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Lift Your Leg! – Against Varicose Veins During Pregnancy
In many pregnant women, the veins are overstrained and expand into varicose veins. However, it does not necessarily have to come to that. Plenty of exercise keeps the veins on their toes. The work done by the veins is enormous: day after day, they tirelessly pump blood through the body – used blood that has to travel long distances, for example from the tips of the toes to the heart, in order to be oxygenated again in the lungs. That’s real work. The transport takes place uphill, against the force of gravity, and works primarily with the help of the calf muscles. They squeeze the veins and force the blood toward the heart. Valves embedded in the vein wall prevent the blood from slumping back into the legs. During pregnancy, the veins are particularly susceptible to disruption. One in two expectant mothers develops varicose veins, and the risk of venous disease increases with each additional child. This is mainly due to hormonal changes, which generally loosen all tissues and thus also make the vein walls more elastic. At the same time, the volume of blood increases by about 20 percent; this means significantly more work for the veins. And the growing uterus exerts a lot of pressure on the abdominal veins, especially when standing, as early as the fifth month of pregnancy, making it more difficult for blood to return from the legs to the heart. As a result, the superficial leg veins dilate, the valves can no longer close properly, and the blood backs up in the legs – until the veins finally ooze out and snake along the leg as varicose veins.
Active Days Decongest The Veins
Fortunately, many varicose veins regress a few months after delivery. However, this does not mean that pregnant women should accept their vein problems. They are not just a cosmetic problem. Varicose veins can turn into phlebitis, ulcers and thrombosis. In a thrombosis, the blood in the vein clots and a blood clot forms. It becomes dangerous when a blood clot breaks loose, enters the pulmonary vessels and blocks them. Such a pulmonary embolism can be fatal. This makes vein care during pregnancy all the more important.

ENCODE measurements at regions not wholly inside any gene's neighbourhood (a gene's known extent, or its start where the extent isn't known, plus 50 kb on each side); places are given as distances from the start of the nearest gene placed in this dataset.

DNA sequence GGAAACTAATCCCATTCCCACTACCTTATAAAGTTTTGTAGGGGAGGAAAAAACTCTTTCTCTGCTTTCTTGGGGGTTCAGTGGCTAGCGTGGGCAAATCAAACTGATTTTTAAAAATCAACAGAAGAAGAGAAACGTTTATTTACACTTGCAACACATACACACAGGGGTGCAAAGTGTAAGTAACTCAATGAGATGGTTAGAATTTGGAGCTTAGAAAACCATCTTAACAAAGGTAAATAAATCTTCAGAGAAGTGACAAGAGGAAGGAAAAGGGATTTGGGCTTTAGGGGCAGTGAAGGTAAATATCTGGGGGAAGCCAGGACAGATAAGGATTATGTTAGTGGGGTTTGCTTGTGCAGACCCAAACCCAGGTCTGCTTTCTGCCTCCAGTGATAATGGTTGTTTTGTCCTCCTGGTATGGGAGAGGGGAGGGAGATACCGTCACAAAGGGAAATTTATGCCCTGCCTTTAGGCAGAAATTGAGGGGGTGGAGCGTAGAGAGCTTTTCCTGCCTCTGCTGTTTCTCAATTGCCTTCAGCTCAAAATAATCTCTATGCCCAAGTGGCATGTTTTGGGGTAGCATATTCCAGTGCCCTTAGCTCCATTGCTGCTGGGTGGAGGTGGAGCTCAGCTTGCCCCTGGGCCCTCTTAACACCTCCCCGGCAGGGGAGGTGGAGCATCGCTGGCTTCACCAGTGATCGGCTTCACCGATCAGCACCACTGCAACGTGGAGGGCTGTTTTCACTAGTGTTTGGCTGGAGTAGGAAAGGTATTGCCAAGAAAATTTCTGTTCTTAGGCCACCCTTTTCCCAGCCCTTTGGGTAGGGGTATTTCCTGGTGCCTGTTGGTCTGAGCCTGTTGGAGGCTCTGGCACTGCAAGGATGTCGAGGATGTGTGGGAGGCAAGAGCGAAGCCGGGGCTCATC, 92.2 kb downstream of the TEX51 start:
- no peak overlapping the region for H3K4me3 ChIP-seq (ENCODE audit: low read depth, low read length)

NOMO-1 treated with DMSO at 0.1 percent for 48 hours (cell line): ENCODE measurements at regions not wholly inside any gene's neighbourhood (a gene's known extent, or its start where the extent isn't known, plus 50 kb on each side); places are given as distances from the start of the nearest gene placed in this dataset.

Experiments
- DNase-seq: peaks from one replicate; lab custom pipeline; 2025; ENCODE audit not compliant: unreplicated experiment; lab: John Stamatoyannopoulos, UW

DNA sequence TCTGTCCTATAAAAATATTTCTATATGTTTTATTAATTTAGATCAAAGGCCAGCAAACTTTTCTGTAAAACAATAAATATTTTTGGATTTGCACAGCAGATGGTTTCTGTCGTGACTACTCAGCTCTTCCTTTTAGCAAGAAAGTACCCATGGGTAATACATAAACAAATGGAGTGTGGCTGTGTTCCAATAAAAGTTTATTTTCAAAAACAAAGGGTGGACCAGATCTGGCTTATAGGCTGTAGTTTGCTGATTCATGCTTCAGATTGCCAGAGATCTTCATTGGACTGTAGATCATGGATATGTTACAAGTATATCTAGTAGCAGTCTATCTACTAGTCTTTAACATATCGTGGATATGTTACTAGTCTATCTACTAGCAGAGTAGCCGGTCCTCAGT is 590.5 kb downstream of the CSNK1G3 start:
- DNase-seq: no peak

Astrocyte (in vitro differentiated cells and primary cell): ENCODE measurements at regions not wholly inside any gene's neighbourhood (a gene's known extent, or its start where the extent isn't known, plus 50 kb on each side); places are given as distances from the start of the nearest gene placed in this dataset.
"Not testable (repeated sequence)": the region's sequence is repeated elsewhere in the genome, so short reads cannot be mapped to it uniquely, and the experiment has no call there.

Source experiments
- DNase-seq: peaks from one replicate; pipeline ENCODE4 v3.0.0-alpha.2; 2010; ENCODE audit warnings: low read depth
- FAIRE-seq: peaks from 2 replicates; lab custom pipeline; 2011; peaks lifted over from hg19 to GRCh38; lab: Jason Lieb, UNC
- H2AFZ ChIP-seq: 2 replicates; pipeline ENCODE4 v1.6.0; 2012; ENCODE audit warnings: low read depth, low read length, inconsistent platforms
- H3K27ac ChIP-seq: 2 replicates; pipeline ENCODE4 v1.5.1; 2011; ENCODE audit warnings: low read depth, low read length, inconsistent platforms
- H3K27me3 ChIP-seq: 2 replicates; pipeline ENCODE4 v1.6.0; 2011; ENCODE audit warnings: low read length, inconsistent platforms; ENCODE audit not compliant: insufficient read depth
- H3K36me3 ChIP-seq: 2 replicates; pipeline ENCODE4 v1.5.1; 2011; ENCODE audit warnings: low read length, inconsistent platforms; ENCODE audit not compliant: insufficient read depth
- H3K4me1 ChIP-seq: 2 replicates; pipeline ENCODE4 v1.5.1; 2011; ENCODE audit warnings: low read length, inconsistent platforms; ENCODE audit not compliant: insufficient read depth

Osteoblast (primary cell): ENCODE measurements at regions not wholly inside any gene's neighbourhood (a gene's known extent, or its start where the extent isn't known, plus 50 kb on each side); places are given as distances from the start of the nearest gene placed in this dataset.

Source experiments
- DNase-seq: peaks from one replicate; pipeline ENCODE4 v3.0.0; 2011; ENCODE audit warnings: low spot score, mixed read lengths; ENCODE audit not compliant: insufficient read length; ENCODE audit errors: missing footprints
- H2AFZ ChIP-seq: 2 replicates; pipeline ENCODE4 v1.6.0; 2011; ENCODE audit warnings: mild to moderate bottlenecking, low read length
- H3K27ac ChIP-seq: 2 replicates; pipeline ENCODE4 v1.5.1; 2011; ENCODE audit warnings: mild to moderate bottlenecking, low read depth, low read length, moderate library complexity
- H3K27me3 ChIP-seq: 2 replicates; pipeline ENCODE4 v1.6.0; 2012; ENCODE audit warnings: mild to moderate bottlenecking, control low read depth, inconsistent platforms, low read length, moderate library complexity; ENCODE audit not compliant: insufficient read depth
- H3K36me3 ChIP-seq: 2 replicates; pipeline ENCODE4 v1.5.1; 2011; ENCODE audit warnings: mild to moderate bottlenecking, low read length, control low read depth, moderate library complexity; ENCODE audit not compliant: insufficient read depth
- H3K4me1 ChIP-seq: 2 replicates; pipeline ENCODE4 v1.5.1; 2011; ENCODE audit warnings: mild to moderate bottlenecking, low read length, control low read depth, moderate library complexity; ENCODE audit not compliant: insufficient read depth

- Get plenty of exercise: Whether walking, hiking, swimming or biking – exercise trains the calf muscle pump and brings the blood a little further to the heart with each step. If you don’t have the opportunity to exercise, rock from your heels to your toes as often as possible.
- Sit and stand little: Those who have to sit for long periods at work or wherever should often circle their feet or bob up and down. Stretch your legs at least every two hours on long car rides, and take an aisle seat on planes and pull your feet toward your nose. Very important: Do not sit with your legs crossed, as this pinches the veins in the back of the knee and promotes blood congestion in the legs.
- Legs up: When watching television or at night, the legs should be elevated. It is sufficient to raise the footrest by one to two centimeters. If it is tilted too much, blood will pool elsewhere, such as at the back of the knee.
- Cool legs: Lukewarm or cold showers from the foot upward provide more tension in the veins, also brush massages with cold water are beneficial.
- Drink plenty of fluids: Fluids help to keep the blood flowing. At least two liters of low-calorie drinks per day are obligatory, such as tap and mineral water, fruit juice spritzer or fruit tea.
Compression Stocking Supports From The Outside
Anyone who nevertheless has heavy, tired and swollen legs or pain should seek medical treatment – the sooner, the better. The mainstay of therapy is the consistent wearing of decongestive compression stockings. This is especially true for women who already had varicose veins before pregnancy. They should also wear the stocking during the postpartum period, because the risk of phlebitis and thrombosis is particularly high during this time. Sometimes a calf-length stocking is sufficient, which only decongests the veins in the lower leg. As a rule, however, a long stocking or pantyhose with an adjustable pant section that supports the entire leg is advisable during pregnancy. If a mild phlebitis has already developed, bandages, cooling compresses or ointments can help. If the symptoms still do not disappear, the doctor may consider a minor operation in which the affected area is locally anesthetized and the clotted blood is pressed out of the vein. The feeling of pressure and pain then disappear suddenly.